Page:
Nicole Kidman’s got one, and they’re everywhere on TikTok. So what’s a jellyfish haircut?

The actor’s latest photo shoot has sparked comment on a hairstyle that looks like an avant-garde cousin of the mullet

Last week a striking photo shoot featuring Nicole Kidman ignited discussion of the so-called jellyfish haircut on social media. As far as animal-inspired haircuts go, the jellyfish certainly gets points for creativity even when compared with its style cousins wolf hair and the octopus cut. But was Kidman’s hairstyle a true jellyfish cut?

Not exactly. As with many things on the internet, the definition of the jellyfish cut seems to be in flux. Evanie Frausto, who did Kidman’s hairstyle for the new issue of Perfect magazine, says he didn’t set out to give the actress a jellyfish cut but acknowledges that the result shares many of its traits. “I honestly didn’t even know it was called the jellyfish,” he says.

In the images, the actor has a blunt red bob that frames her face, with longer tresses descending towards her torso. Frausto says he created multiple looks for Kidman, inspired by the late hairstylist Vidal Sassoon’s precise style and 1960s fringe haircuts (Cher’s, specifically).

He chose red as a nod to Satine, Kidman’s character in Moulin Rouge! — and because working actors like Kidman can’t drastically change their real hair, Frausto says, “I do bring wigs in for these kind of situations”.


Some people suggested Kidman’s look more closely resembles the Japanese hime cut. According to W magazine, the hime cut can be traced to the Heian Period in Japan, beginning around the ninth century. Megumi Asaoka, the Japanese pop star, is credited with popularising the hime cut in the 1970s. In recent years the look has been associated with many anime characters.

Visually, the jellyfish haircut lands somewhere between a mullet, a shag and a hime cut: a 360-degree bob with longer hair underneath, close to the nape of the neck, with strands of varying length to create a layered look.

According to the celebrity hairstylist Frédéric Fekkai, the jellyfish haircut is a “contemporary, artistic, cleaner” version of a mullet. He says it reminds him of Sassoon’s groundbreaking work with daring and asymmetrical hairstyles. “It’s almost punk, in a sense,” Fekkai says. To him, the jellyfish cut says, “I don’t care what you think”.

Anime was the inspiration for Mari Trombley, a 23-year-old artist in Portland, Oregon, when she decided to give herself a jellyfish haircut in May. Trombley is a big proponent of the look on TikTok: the hashtag #jellyfishhaircut has racked up 10 million views on the platform, and many of the top videos are Trombley’s.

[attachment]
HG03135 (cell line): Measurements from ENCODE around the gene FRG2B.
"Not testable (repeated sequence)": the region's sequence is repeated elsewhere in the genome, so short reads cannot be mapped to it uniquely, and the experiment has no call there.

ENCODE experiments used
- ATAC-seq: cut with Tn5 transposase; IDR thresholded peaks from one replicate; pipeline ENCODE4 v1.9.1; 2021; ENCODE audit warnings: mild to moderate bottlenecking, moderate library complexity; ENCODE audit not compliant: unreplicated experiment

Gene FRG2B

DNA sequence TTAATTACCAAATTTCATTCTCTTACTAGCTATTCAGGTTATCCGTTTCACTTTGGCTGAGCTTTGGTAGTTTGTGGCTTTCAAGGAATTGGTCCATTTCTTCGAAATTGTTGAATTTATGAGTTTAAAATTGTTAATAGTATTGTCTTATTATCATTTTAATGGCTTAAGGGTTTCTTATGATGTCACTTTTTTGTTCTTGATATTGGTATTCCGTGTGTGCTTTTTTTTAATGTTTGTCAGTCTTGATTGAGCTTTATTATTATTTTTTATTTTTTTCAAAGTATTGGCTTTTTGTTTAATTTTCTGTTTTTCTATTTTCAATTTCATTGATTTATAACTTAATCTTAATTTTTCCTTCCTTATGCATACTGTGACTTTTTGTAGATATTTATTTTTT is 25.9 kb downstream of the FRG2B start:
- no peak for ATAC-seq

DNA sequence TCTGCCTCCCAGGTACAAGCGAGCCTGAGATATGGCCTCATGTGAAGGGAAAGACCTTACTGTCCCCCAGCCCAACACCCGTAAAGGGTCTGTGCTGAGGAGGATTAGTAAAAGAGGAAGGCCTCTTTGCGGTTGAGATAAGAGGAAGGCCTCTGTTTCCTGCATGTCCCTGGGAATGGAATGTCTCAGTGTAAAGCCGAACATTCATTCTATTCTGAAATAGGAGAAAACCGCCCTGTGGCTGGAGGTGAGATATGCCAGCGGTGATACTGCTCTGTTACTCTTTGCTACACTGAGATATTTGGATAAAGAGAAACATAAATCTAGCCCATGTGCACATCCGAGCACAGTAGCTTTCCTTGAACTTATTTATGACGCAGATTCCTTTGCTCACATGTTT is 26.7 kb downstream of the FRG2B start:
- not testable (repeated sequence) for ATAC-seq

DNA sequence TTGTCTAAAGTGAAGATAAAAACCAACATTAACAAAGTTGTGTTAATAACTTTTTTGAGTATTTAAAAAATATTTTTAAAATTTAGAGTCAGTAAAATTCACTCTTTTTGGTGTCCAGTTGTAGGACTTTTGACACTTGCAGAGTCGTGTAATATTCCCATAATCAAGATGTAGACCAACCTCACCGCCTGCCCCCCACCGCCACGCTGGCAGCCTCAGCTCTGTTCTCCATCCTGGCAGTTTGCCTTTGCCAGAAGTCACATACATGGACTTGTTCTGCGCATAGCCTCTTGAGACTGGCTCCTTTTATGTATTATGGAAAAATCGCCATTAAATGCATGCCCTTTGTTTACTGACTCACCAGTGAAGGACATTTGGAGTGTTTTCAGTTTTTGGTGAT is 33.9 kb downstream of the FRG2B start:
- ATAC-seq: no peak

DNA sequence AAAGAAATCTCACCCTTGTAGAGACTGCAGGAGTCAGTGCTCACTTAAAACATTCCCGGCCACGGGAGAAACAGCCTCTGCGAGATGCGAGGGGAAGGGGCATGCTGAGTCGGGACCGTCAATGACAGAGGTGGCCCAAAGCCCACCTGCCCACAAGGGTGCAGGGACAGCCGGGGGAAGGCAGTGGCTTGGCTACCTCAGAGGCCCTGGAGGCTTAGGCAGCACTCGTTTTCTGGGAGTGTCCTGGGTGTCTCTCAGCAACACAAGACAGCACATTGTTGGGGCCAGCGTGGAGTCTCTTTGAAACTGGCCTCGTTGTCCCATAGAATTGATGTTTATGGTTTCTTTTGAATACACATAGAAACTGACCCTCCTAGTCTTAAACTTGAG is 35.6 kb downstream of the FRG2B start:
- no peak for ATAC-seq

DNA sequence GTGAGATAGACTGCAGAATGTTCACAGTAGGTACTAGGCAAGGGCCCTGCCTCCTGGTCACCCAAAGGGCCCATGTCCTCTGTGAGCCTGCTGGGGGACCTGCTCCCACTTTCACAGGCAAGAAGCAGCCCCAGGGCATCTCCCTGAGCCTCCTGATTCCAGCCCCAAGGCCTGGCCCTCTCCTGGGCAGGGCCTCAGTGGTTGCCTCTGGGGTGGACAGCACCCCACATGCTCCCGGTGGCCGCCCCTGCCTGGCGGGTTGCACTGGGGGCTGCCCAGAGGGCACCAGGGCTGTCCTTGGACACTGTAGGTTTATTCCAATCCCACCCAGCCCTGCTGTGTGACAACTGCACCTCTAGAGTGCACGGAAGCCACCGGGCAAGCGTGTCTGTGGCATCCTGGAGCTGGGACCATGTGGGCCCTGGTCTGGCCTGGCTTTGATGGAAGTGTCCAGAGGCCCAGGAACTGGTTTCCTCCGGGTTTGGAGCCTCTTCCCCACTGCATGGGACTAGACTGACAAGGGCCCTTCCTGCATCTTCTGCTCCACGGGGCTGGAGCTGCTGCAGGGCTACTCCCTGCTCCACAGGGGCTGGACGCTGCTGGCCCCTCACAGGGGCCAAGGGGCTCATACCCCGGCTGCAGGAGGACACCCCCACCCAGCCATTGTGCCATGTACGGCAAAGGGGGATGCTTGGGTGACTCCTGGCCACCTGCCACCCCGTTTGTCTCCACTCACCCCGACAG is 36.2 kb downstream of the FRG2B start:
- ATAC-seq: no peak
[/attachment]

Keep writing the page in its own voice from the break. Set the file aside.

“I had a character, Yuna, from Final Fantasy growing up, and I always fancied her hair,” Trombley says “She has, like, a blunt bob and a long braid that goes down to her ankles. Being half-Japanese and growing up in Japan part-time as well, I grew up seeing the hairstyle pop up on other anime characters.”


Reply to @bondjonescreations im starting a jellyfish club with jelly themed events for those interested! I’m setting up the Discord for it today! Stay tuned for an offical announcement soon! It’s going to be so cute. If you don’t have the haircut you can be a baby jellyfish. Theyre called ephyrae 🥹 excuse the mess! We are in the middle of rearranging right now!💓💓 if you read this ur a qt #jellyfishhaircut #sorryitsmari #hair360 #hairquestions #jellyfishhair #diyhair

♬ Jellyfish - Declan DP & Kodomoi

When she first cut her hair in the style, Trombley didn’t know there was a name for it. It was just an “over-the-sink, kitchen-scissors haircut,” she says. When a commenter on TikTok told her the look was called the “jellyfish haircut”, she embraced the term.

Trombley says the jellyfish cut differs from the hime cut because that style is short only in the front, around the face. The jellyfish cut is a bob all around the head. So from the back, the jellyfish cut resembles, well, a jellyfish.

TikTok and Instagram are mighty engines when it comes to hair trends, but they’re as fickle as they are fast. Fekkai says TikTok both speeds up and exaggerates hair trends, favouring whoever can create the wildest, most eye-catching looks. But hair trends like the jellyfish often disappear as quickly as they arise, he says.

One reason the jellyfish haircut has caught some people’s attention is its versatility. It can be styled one way to suggest short hair, or another to emphasise the long parts with curls, extensions, colour, charms or experimental braids. (Trombley has braided her long hair into star shapes.)

Trombley says she’s just enjoying the fun and individuality of her look. She adds that she gets many messages from strangers online saying they have cut and dyed their hair to look like hers. And in person?

“I’ve gotten strange looks from, like, older ladies, and lots of compliments from younger people,” she says.

In one of her most popular TikTok videos, Trombley emphasises her main piece of advice: “Get creative with customising your avatars.” She echoes the message now. “I live my life every day like it’s a video game,” she says. “Working my server job and things like that, I would dress up and do my hair and make-up just the same.

“You might not see other people doing it, but why not break those boundaries the same way that you can change your avatar in a video game?” she continues. “You can change what you look like tomorrow if you wanted to, and it’s entirely up to you.” — This article originally appeared in The New York Times